Deadly Sins by Thomas Pynchon

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A feast of sinful soliloquies articulating the deadly seven plus one--Despair, the only unforgivable sin--is offered by eight of the best writers of our time including Thomas Pynchon, Mary Gordon, Gore Vidal, Joyce Carol Oates, and John Updike.

About Thomas Pynchon

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Thomas Pynchon was born in Glen Cove, New York on May 8, 1937. In 1959 he graduated with a B.A. in English from Cornell, where he had taken Vladimir Nabokov's famous course in modern literature after studying engineering physics and serving in the U.S. Navy for two years. He worked as a technical writer at Boeing for two and a half years. Pynchon won the Faulkner First Novel Award for V. in 1963, and in The Crying of Lot 49 (1966), again his symbolism and commentary on the United States and human isolation have been praised as intricate and masterly, though some reviewers found it to be maddeningly dense. With this book Pynchon won the Rosenthal Foundation Award. Gravity's Rainbow, winner of the National Book Award for Fiction in 1974, is in part a fictional elegy and meditation on death and an encyclopedic work that jumps through time. Pynchon has also written numerous essays, reviews, and introductions, plus the fictional works Slow Learner, Vineland, Mason & Dixon, Against the Day, and Inherent Vice. His title Bleeding Edge made The New York Times Best Seller List for 2013. He is famous for his reclusive nature, although he has made several animated appearances on The Simpsons television series.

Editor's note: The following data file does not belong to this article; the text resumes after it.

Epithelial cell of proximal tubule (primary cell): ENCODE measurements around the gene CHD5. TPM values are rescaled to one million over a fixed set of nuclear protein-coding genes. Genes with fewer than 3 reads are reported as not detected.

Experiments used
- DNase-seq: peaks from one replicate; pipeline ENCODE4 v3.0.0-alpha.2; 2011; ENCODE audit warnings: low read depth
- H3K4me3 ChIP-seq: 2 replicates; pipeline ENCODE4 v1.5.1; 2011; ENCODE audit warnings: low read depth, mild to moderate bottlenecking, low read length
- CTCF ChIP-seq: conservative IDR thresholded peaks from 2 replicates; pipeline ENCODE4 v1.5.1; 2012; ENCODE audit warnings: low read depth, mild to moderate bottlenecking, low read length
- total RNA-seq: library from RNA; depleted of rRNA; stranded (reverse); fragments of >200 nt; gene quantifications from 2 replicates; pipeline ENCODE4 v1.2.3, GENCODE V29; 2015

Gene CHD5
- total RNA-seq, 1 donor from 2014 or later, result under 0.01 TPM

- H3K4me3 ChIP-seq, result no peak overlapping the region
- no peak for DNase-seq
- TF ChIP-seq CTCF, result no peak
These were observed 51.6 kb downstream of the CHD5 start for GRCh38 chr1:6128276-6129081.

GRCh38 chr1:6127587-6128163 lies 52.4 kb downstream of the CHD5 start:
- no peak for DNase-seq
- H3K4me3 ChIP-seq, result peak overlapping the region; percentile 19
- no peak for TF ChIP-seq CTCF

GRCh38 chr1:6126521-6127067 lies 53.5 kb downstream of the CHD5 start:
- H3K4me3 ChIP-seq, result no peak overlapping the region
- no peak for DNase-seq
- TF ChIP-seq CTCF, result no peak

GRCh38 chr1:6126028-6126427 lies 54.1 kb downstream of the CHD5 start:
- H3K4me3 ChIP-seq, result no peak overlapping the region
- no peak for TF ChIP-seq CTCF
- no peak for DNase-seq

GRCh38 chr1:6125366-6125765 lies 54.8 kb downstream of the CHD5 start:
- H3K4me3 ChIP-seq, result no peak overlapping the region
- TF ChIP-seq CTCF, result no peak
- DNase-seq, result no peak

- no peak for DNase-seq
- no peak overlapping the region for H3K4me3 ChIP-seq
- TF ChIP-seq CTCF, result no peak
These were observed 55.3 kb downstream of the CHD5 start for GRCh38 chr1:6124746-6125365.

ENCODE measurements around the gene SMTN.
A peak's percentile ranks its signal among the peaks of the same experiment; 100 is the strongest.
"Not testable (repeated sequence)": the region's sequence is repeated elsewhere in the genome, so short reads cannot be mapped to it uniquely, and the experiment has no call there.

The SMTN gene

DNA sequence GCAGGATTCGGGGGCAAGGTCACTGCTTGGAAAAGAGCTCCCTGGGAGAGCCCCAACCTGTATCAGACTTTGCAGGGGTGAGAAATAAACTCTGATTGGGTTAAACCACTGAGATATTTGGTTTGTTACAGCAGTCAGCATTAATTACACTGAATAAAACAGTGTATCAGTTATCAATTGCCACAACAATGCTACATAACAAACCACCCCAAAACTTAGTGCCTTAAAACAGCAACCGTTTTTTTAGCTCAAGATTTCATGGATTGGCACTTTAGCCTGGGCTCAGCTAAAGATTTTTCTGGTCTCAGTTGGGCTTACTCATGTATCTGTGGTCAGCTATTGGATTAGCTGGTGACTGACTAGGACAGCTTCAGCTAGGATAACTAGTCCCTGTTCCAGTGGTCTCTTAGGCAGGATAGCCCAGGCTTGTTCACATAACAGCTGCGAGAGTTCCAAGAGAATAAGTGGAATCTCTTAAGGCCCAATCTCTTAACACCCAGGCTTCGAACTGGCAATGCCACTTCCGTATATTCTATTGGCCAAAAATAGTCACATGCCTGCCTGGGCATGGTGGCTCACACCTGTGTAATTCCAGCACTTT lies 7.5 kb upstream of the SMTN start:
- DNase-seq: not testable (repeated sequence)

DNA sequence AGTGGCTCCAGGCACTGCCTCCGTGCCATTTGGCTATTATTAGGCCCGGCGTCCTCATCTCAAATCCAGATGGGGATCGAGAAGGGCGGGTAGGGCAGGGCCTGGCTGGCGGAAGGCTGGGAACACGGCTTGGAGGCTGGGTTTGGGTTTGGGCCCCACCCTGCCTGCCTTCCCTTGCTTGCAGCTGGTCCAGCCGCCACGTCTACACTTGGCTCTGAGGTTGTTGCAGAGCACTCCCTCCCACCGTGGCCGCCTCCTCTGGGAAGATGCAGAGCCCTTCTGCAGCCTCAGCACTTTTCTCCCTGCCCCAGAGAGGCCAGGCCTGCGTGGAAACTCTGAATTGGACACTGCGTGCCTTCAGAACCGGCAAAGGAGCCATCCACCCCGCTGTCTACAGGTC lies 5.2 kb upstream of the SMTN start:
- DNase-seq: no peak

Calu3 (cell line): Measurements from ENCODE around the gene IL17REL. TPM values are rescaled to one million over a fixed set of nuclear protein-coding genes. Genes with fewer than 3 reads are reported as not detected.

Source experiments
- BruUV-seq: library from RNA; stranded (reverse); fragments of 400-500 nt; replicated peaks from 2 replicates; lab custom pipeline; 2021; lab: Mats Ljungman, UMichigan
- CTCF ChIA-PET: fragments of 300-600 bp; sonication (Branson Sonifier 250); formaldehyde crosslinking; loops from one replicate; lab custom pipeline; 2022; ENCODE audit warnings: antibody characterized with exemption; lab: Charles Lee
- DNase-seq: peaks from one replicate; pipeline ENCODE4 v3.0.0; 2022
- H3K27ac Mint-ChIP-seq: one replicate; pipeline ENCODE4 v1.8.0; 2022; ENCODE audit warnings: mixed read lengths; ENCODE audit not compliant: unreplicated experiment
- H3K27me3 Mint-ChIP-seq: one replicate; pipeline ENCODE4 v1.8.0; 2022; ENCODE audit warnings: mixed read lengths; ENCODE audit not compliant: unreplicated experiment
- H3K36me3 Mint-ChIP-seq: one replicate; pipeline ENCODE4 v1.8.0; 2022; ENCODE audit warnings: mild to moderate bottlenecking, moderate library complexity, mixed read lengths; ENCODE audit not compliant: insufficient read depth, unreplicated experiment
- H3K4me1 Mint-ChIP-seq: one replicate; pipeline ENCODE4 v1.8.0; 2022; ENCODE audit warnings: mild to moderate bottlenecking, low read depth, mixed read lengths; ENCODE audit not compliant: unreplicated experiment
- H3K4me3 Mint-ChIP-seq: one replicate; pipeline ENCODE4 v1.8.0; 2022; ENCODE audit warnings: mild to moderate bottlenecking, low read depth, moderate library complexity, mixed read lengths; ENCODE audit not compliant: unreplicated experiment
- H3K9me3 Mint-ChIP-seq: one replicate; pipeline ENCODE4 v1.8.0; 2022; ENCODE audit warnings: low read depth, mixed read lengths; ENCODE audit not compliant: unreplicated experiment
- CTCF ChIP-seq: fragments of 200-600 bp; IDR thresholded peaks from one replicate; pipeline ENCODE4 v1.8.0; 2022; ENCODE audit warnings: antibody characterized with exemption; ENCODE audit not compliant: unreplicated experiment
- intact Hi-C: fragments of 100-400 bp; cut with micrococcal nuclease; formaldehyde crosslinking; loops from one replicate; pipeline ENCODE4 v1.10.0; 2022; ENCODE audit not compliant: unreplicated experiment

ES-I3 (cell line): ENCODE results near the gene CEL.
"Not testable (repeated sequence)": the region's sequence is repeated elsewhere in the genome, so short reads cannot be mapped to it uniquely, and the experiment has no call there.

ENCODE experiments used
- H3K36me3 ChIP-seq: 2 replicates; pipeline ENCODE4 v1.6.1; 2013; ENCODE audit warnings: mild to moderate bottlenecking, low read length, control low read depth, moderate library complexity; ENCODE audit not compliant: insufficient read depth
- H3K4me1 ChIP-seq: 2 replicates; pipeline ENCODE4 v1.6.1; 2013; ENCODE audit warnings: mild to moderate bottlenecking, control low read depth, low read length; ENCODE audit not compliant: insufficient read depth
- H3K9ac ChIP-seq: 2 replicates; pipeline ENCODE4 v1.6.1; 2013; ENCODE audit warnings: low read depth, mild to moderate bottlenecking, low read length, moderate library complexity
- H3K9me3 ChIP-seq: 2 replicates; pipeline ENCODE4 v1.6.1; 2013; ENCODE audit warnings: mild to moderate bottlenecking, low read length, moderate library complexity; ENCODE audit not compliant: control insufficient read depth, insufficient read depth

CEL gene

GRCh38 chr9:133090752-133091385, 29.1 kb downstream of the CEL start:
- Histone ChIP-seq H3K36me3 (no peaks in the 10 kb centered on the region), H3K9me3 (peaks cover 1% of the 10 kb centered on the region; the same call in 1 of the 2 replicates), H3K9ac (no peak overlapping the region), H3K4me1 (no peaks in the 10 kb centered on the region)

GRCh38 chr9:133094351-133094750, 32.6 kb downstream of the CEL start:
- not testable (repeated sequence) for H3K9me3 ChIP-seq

Published September 1, 1994 by William Morrow & Co. 125 pages
Genres: Religion & Spirituality, Literature & Fiction. Non-fiction

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The last time we looked, there were only seven of them -- at least, that's how many Aquinas enumerated in Summa Theologica, and Ian Fleming included the same number in a 1962 Sunday Times of London series that featured seven English writers discussing their preferred sins.

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